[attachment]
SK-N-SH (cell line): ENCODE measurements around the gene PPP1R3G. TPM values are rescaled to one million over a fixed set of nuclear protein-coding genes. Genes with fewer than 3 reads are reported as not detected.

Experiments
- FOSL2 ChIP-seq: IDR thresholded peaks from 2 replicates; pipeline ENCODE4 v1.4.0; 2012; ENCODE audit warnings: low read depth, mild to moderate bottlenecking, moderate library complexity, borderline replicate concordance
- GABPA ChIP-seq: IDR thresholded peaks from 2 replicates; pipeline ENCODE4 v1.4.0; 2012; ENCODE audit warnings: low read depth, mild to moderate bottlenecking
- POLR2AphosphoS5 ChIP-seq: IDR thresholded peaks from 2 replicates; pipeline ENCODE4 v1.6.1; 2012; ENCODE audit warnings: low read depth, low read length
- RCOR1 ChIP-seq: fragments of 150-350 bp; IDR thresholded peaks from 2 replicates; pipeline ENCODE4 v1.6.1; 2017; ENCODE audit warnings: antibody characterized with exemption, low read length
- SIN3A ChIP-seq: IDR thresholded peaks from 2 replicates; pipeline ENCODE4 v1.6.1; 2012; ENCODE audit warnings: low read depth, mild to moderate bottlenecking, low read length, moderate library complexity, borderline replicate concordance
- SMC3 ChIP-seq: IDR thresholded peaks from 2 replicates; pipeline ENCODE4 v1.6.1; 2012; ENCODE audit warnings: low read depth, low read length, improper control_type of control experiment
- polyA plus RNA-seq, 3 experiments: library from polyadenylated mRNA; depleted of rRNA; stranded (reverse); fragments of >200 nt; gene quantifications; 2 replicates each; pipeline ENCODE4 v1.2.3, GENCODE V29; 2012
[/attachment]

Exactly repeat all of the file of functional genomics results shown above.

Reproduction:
SK-N-SH (cell line): ENCODE measurements around the gene PPP1R3G. TPM values are rescaled to one million over a fixed set of nuclear protein-coding genes. Genes with fewer than 3 reads are reported as not detected.

Experiments
- FOSL2 ChIP-seq: IDR thresholded peaks from 2 replicates; pipeline ENCODE4 v1.4.0; 2012; ENCODE audit warnings: low read depth, mild to moderate bottlenecking, moderate library complexity, borderline replicate concordance
- GABPA ChIP-seq: IDR thresholded peaks from 2 replicates; pipeline ENCODE4 v1.4.0; 2012; ENCODE audit warnings: low read depth, mild to moderate bottlenecking
- POLR2AphosphoS5 ChIP-seq: IDR thresholded peaks from 2 replicates; pipeline ENCODE4 v1.6.1; 2012; ENCODE audit warnings: low read depth, low read length
- RCOR1 ChIP-seq: fragments of 150-350 bp; IDR thresholded peaks from 2 replicates; pipeline ENCODE4 v1.6.1; 2017; ENCODE audit warnings: antibody characterized with exemption, low read length
- SIN3A ChIP-seq: IDR thresholded peaks from 2 replicates; pipeline ENCODE4 v1.6.1; 2012; ENCODE audit warnings: low read depth, mild to moderate bottlenecking, low read length, moderate library complexity, borderline replicate concordance
- SMC3 ChIP-seq: IDR thresholded peaks from 2 replicates; pipeline ENCODE4 v1.6.1; 2012; ENCODE audit warnings: low read depth, low read length, improper control_type of control experiment
- polyA plus RNA-seq, 3 experiments: library from polyadenylated mRNA; depleted of rRNA; stranded (reverse); fragments of >200 nt; gene quantifications; 2 replicates each; pipeline ENCODE4 v1.2.3, GENCODE V29; 2012